FTX withdrawals could take years or even decades


FTX withdrawals could take years or even decades
FTX withdrawals could take years or even decades

Over the next few years, we may see more complications arising from digital assets, cross-border insolvency, and competing jurisdictions. In anticipation of the day when investors can regain control of their funds from the now-bankrupt crypto exchange FTX, bankruptcy attorneys warn it may take decades.

A bankruptcy filing was filed by cryptocurrency exchange FTX on November 11 along with 130 affiliates. The liquidation process, according to bankruptcy lawyer Stephen Earel, a partner at Co Cordis in Australia, will be an “enormous exercise” since the process of realizing the crypto assets and then determining how to distribute the funds will take years, if not decades.

Insolvency cases involving cross-border jurisdictions and competing jurisdictions are more complex, according to attorney Earel.

The catastrophic consequences of FTX's bankruptcy

As with other lenders, investors, and venture capital financiers, FTX's customers are in line with everyone else.

A distribution may not be paid out to those who traded "crypto to crypto trades" for a "long time." BnkToTheFuture founder Simon Dixon, who was involved in Celsius' bankruptcy proceedings, noted that everyone with funds on FTX will become a creditor.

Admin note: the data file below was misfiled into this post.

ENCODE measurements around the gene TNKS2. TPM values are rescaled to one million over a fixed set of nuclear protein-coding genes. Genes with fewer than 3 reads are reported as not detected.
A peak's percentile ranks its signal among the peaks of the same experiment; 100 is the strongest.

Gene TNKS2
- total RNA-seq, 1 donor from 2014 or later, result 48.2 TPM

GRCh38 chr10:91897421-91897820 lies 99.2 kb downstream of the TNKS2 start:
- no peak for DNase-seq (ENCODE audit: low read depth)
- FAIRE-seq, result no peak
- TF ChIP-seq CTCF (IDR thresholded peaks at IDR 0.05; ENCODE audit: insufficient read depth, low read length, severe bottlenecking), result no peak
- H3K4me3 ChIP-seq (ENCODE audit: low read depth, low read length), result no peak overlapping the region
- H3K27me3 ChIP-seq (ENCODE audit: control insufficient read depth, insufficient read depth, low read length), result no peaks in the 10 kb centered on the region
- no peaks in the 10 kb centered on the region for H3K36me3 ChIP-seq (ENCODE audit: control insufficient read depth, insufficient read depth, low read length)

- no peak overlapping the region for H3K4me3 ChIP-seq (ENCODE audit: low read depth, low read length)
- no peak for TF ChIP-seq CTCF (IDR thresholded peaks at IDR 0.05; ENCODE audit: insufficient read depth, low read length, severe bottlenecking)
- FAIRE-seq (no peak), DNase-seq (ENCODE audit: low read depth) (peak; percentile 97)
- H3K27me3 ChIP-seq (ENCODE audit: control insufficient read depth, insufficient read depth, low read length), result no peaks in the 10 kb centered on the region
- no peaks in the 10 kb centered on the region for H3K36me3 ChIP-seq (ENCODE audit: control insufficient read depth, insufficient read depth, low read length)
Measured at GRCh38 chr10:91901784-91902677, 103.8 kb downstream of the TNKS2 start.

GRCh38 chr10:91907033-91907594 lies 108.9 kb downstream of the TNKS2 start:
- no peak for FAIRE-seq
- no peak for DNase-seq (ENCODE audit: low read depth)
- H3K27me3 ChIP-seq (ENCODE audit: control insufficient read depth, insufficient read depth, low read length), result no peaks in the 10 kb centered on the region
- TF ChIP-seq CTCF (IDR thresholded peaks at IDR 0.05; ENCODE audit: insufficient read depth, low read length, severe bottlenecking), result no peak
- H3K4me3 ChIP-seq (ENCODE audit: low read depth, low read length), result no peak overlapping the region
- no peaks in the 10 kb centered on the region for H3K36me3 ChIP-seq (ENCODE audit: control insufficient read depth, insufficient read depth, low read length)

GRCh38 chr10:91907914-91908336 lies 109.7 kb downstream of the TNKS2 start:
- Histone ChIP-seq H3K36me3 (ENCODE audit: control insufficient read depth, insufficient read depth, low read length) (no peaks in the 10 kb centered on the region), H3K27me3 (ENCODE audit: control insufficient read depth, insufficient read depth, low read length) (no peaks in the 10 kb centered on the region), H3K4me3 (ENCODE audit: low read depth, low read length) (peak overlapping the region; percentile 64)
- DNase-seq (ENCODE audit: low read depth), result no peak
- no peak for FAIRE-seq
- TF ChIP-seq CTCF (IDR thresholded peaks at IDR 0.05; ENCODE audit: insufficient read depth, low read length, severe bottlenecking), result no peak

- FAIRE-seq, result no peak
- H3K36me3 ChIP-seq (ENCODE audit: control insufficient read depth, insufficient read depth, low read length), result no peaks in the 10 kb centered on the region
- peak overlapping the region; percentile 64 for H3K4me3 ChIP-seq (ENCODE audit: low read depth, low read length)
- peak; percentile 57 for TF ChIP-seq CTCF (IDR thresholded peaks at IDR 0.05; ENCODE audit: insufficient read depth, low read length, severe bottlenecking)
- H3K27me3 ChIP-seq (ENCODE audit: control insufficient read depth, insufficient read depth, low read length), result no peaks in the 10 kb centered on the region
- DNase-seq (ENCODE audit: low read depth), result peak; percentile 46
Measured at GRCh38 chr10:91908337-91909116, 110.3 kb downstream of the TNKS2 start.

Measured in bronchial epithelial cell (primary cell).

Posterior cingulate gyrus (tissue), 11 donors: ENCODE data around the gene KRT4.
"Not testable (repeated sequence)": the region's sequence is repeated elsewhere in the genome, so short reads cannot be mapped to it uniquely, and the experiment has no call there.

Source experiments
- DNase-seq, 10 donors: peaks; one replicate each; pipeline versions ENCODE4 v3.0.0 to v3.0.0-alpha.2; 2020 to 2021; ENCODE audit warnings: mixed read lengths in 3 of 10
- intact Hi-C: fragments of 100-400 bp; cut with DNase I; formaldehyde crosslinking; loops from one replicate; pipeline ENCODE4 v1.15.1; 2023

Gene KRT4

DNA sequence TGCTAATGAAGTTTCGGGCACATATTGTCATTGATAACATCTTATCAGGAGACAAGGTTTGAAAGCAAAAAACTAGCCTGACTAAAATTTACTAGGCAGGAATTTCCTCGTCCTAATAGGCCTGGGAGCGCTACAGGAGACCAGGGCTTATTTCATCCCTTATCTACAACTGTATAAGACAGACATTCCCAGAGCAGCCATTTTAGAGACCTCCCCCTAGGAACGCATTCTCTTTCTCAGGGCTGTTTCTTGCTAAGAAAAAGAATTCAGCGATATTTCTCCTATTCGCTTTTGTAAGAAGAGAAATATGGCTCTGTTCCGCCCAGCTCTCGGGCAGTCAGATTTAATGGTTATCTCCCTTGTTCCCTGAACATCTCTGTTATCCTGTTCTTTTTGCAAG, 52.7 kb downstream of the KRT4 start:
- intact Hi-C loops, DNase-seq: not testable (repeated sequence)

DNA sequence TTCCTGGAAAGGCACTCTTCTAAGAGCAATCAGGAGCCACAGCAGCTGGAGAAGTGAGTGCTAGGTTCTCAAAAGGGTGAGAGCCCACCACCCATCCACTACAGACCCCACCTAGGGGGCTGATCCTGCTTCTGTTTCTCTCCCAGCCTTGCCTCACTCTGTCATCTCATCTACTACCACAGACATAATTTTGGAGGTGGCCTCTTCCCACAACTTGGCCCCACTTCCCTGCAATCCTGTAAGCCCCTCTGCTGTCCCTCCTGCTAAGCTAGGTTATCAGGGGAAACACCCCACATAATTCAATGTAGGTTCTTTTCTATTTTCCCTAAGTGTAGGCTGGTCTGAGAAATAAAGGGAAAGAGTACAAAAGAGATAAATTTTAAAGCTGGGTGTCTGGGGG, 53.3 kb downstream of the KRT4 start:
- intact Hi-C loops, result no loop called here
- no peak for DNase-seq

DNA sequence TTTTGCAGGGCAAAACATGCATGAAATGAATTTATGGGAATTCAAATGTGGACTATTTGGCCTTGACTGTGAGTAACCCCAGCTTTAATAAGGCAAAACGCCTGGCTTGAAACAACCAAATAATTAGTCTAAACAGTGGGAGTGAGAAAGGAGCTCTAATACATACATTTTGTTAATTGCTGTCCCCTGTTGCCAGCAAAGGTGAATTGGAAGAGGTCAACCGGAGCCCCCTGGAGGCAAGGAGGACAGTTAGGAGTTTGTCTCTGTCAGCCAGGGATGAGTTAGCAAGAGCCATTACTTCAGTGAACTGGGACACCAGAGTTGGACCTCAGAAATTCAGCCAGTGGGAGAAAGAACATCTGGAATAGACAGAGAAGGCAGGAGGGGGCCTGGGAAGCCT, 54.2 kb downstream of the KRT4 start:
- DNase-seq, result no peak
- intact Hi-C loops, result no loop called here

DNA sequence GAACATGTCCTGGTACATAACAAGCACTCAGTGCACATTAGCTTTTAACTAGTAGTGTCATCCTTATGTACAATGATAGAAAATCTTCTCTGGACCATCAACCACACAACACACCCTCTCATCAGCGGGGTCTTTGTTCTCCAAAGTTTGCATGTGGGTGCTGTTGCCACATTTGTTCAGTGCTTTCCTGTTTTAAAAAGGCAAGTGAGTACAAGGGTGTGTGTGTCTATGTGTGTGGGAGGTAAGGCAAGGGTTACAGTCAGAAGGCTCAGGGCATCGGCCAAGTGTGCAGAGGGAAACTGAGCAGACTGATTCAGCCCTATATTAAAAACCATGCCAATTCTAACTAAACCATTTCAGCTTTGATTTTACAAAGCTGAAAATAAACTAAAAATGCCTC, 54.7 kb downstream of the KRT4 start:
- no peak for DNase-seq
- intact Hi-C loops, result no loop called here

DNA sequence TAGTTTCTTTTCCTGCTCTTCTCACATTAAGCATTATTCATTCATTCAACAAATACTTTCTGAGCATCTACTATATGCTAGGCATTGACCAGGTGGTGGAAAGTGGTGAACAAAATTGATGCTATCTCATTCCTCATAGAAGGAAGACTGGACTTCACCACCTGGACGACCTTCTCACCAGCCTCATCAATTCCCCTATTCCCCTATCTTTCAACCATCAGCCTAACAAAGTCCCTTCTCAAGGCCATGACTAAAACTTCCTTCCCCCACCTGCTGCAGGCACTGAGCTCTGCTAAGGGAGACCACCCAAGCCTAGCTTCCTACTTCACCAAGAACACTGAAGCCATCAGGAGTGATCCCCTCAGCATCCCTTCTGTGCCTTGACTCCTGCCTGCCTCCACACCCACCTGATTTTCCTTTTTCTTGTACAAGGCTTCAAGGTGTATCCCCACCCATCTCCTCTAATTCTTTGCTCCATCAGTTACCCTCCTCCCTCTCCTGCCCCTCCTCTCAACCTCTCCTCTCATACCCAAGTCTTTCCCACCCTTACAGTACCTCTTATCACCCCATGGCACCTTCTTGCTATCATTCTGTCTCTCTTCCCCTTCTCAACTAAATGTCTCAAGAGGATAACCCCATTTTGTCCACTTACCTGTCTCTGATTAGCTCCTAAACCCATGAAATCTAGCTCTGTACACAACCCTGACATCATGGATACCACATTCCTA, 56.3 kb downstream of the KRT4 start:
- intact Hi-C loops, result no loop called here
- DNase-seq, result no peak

Depending on what remains after bankruptcy costs, creditors will eventually have access to the remaining assets. This could result in high costs, Binance Australia's CEO said, noting that more legal and administrative fees affect refunds due to the time it takes to recover funds.

According to Irina Heaver, a partner at Keystone Law in the UAE, the Middle East is home to FTX's third largest user base, which is also feeling the effects of the collapse. The newly established Dubai Virtual Assets Agency (VARA) has already granted FTX a license and regulatory oversight, which presents major complications to regulators due to the fact that they already have a "major regulatory oversight".

As Heaver noted, the legal system will only be overseen by creditors' rights, including courts and receivers, if FTX enters Chapter 11 bankruptcy. Global investors have been adversely affected by the recent collapse of the FTX.

Reuters reported on Nov. 20 that the bankrupt cryptocurrency exchange may have "more than 1 million creditors." According to Reuters, the bankrupt cryptocurrency exchange owes its biggest 50 creditors "nearly $3.1 billion."